Stock prices continued their nice advance in the second quarter. Foreign stocks again outpaced US equities. After the 2016 US election, expectations were for the US dollar to strengthen against foreign currencies, but exactly the opposite has occurred. That has helped our returns from foreign stocks. The US dollar had been strengthening for about six years and periods of strength have lasted around seven years historically. If this pattern continues, returns from foreign stocks will likely outperform domestic stocks.
Metrics used to measure the value of stocks, such as Price Earnings ratios, show non-US stocks are cheaper than domestic shares, and that has helped attract buyers for foreign stocks. Recently, a survey of the sentiment of European businesses and consumers jumped to its highest level since before the financial crisis.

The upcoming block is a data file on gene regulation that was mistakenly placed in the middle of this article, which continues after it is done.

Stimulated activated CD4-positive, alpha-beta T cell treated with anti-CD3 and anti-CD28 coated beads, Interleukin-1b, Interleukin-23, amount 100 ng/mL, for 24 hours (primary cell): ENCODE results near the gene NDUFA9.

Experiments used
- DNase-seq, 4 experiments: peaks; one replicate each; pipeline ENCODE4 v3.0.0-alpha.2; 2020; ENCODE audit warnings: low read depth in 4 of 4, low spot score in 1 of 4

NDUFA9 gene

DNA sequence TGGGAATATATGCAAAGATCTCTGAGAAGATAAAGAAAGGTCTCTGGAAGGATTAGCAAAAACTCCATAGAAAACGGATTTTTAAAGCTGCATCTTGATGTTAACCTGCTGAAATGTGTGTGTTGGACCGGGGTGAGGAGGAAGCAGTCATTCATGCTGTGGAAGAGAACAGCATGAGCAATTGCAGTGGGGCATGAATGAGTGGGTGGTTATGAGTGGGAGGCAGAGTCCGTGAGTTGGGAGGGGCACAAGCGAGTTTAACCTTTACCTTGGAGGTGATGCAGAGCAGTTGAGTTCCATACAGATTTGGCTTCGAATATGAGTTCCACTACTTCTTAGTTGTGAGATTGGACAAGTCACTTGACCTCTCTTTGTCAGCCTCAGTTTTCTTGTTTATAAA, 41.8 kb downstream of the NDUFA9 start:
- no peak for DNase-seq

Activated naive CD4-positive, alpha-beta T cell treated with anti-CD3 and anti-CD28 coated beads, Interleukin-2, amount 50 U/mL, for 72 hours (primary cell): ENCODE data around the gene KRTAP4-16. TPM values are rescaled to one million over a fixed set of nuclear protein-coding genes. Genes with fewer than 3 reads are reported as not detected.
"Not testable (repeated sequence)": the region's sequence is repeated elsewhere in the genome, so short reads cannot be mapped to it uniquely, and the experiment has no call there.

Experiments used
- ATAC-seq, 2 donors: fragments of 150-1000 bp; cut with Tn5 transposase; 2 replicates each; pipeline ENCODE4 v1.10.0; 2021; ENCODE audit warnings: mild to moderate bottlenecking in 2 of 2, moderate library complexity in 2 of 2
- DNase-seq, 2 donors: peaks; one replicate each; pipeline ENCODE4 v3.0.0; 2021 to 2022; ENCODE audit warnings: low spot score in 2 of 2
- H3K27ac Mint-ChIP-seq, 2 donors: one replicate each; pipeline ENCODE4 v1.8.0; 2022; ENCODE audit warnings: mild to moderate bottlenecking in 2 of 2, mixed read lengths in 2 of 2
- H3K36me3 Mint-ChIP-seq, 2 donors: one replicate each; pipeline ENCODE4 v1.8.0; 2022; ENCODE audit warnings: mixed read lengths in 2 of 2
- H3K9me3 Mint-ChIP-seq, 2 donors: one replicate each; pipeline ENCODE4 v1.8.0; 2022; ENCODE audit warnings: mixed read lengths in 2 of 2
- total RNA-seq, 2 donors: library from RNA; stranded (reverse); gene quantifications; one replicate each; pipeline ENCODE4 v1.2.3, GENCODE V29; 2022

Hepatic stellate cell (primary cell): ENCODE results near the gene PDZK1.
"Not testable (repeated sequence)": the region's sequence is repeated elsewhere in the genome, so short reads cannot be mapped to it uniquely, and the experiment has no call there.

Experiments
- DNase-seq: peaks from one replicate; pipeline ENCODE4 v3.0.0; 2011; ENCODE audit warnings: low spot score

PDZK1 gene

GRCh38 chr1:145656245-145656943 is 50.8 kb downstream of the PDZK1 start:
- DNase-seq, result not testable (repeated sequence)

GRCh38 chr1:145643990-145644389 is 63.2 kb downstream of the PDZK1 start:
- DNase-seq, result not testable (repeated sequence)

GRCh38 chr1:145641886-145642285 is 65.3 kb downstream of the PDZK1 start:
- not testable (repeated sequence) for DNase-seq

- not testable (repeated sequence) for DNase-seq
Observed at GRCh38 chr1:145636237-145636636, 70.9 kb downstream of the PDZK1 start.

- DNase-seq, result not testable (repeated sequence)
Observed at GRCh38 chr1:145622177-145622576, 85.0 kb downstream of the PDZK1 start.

The Federal Reserve raised short-term interest rates again this quarter, as expected. The US economy keeps creating new jobs at a good pace, and inflation seems to be under control. Normally when an economy like the US is near full employment like it is now, inflation tends to rise and the Federal Reserve will try to calm the economy by raising interest rates. That relationship seems to lack the correlation it used to have.
Central banks are now planning on reducing the amount of securities they hold, reversing the “Quantitative easing” policies developed over the last several years that helped keep interest rates low. The effect of this may be higher longer-term interest rates. But the reversal of policies may not begin for some time, so stay tuned.
It is not easy to tune out the flow of constant information, especially about finance and investments. Acknowledgement that the future is unpredictable and prices reflect all current knowledge is a sound foundation for disciplined investing.